All I Want For Christmas by Martin Lockett
Christmas is a festive time of year, when family members get together to enjoy robust meals, open presents, and share good ole’ rare quality time. During the holidays, people tend to let bygones be bygones, differences become trivial, and allow their love for one another to rule the day. It’s the season of giving, cheerful volunteering, and routinely putting others before ourselves. Who wouldn’t love this time of year? I have an answer.
Prisons across this vast country incarcerate over 2.3 million people – PEOPLE! This means tens of millions of people are directly affected by this epidemic. Countless children wake up on Christmas morning to open gifts with one parent there to watch their shining faces as they rip open packages of their favorite toys, while the other (in most cases Daddy) sits in a cell, heartbroken that he has missed out on yet another Christmas Day with his family. If he’s lucky, he’ll get to make a limited phone call later in the day to wish his family a merry Christmas, but many are not even afforded this luxury.
I have been incarcerated for fifteen years, and am beyond blessed to have had the love of my family for the entire time. Others around me, however, have not been as blessed. It breaks my heart to see so many men for so many years go without even a single phone call on Christmas. They have no one to call; they have no family to answer on the other end, no family to send them a Christmas card, no family to come visit them. They carry on as though they are unfazed by their lack of family support, but when you’ve been around these people every day, year after year, their pain is evident in their faces, and heard in their voices.
Also evident however, is the camaraderie I have witnessed over the last decade and a half during this time of year. Guys come together unlike any other time of the year, piecing together assortments of canteen ingredients to prepare “spreads,” burritos, nachos, and any other fine prison cuisine they can concoct. The banter is louder, the playing is more, well, playful, and the overall mood is palpably more jovial. It’s certainly no replacement for time spent with our families, but the surrogate families that are created in prison and on full display during the holiday season is encouraging and dare I say even heartwarming. It is, in fact, all that many have to look forward to, accepting they can expect nothing from the outside world during this season.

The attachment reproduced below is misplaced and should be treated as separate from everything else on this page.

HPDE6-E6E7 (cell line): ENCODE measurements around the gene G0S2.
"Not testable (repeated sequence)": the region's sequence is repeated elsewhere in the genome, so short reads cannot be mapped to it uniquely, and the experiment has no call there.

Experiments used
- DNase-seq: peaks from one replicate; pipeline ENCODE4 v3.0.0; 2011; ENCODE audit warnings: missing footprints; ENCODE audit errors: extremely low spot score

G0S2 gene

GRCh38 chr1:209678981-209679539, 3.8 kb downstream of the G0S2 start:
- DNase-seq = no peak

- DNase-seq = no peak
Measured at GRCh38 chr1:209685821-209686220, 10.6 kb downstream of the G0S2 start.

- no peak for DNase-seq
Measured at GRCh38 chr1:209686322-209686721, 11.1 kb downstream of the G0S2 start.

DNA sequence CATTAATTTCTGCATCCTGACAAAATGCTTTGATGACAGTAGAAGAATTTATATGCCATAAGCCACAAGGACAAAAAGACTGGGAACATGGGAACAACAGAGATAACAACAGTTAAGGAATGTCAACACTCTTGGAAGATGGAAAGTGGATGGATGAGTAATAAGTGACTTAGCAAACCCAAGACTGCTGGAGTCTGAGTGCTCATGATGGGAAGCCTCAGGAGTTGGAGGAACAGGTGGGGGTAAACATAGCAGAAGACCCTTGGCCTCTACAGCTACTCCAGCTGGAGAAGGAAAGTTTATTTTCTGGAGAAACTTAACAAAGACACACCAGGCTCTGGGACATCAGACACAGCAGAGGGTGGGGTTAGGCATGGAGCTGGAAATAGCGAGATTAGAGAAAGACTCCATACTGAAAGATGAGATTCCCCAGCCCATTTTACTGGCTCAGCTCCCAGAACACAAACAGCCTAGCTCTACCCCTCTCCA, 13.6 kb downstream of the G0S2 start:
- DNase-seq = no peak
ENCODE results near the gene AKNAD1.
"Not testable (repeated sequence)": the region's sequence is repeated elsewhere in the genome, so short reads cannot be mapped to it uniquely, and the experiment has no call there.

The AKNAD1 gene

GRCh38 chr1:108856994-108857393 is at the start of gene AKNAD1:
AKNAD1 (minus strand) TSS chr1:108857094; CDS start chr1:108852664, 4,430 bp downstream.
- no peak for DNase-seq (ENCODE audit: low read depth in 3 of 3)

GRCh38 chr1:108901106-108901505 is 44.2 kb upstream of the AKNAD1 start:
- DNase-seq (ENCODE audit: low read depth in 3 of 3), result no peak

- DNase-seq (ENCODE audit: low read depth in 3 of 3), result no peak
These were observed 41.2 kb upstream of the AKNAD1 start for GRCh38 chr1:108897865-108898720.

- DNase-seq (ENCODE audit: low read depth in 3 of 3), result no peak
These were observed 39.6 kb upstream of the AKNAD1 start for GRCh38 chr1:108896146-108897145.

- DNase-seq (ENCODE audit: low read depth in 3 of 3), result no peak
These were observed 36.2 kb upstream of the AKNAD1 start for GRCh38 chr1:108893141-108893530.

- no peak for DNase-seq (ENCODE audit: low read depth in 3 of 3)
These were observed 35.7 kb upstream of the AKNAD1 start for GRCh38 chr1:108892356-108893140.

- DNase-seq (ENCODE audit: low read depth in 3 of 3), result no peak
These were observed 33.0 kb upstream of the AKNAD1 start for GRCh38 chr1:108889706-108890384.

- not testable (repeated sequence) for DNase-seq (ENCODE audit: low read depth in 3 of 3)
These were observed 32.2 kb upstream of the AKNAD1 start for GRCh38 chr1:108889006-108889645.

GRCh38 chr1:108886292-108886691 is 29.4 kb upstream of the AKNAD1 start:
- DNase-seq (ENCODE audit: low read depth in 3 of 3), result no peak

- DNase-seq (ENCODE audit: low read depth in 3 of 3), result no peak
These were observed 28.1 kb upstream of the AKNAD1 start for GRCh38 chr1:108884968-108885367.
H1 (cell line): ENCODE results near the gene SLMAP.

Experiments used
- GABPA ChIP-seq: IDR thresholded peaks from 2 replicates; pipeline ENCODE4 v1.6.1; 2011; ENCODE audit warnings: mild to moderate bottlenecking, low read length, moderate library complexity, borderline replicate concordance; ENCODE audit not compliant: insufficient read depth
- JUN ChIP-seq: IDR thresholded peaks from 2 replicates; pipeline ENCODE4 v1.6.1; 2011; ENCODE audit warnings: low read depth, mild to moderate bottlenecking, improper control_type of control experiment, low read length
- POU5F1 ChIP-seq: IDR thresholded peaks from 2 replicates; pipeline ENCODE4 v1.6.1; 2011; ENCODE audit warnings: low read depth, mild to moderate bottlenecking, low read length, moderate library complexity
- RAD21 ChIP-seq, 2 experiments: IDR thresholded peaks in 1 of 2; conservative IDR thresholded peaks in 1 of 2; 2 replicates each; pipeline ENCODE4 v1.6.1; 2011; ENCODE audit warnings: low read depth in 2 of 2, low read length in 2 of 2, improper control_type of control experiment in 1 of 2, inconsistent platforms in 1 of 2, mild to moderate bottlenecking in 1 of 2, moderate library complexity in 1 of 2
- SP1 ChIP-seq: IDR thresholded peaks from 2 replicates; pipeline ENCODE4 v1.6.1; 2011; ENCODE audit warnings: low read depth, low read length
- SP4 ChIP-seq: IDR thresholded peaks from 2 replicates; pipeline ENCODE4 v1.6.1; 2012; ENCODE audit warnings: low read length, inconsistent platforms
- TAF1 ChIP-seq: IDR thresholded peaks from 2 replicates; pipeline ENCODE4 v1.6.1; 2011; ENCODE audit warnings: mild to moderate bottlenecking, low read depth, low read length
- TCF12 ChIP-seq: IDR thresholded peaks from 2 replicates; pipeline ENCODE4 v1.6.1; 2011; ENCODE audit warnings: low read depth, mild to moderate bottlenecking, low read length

Some are fortunate enough to receive visits – even on Christmas itself – and cards, to remind them they are still loved, important, and dearly missed. But then I am forced to think about the impact on the family that comes to see their confined loved one. How do they feel when they leave him or her behind and return home to enjoy their Christmas dinner, and open gifts? And how do they answer the four-year old who repeatedly asks why Daddy or Mommy is not home for this special day?
For those of you who have a family member incarcerated and are in a position to support him or her through their hardship, please know they appreciate your devotion more than they can ever express. I thank you for giving them the invaluable gift of knowing they still matter, despite the rest of the world having essentially forgotten they even exist. For those of you who know someone incarcerated but haven’t, for whatever reason, found time or energy to write, visit, or send a card in years, I strongly encourage you to find a way to do so this holiday season. The gesture would be met with indescribable gratitude. As mentioned earlier, I, personally, am grateful for the unwavering support my family has shown and continues to show through my plight; others in this horrid situation are not as fortunate. Therefore, it is my solemn plea to all who read this and know someone who is incarcerated to send a card or letter, or to visit during this precious holiday season. This is all I want for Christmas.
In 2013 Martin L. Lockett published his memoir, Palpable Irony: Losing my freedom to find my purpose. During his incarceration, he has earned a Certificate of Human Services from Louisiana State University, AA from Indiana University, BS in Sociology from Colorado State University – Pueblo, and an MS in Psychology from California Coast University. He continues to tutor in the GED program at the Oregon State Correctional Institution in Salem, Oregon, and co-facilitates an impaired driver victims impact panel. He aspires to counsel adolescents who struggle with substance abuse.